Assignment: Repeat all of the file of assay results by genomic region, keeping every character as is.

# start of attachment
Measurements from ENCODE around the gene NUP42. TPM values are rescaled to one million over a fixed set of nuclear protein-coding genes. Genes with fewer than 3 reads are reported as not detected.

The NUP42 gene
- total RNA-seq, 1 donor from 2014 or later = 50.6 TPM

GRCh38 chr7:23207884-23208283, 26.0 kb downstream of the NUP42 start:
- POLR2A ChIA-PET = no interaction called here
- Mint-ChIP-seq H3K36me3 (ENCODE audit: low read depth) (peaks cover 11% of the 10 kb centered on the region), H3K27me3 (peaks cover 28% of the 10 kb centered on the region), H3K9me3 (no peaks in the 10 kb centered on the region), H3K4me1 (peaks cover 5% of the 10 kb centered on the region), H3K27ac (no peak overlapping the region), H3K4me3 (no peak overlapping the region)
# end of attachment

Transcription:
Measurements from ENCODE around the gene NUP42. TPM values are rescaled to one million over a fixed set of nuclear protein-coding genes. Genes with fewer than 3 reads are reported as not detected.

The NUP42 gene
- total RNA-seq, 1 donor from 2014 or later = 50.6 TPM

GRCh38 chr7:23207884-23208283, 26.0 kb downstream of the NUP42 start:
- POLR2A ChIA-PET = no interaction called here
- Mint-ChIP-seq H3K36me3 (ENCODE audit: low read depth) (peaks cover 11% of the 10 kb centered on the region), H3K27me3 (peaks cover 28% of the 10 kb centered on the region), H3K9me3 (no peaks in the 10 kb centered on the region), H3K4me1 (peaks cover 5% of the 10 kb centered on the region), H3K27ac (no peak overlapping the region), H3K4me3 (no peak overlapping the region)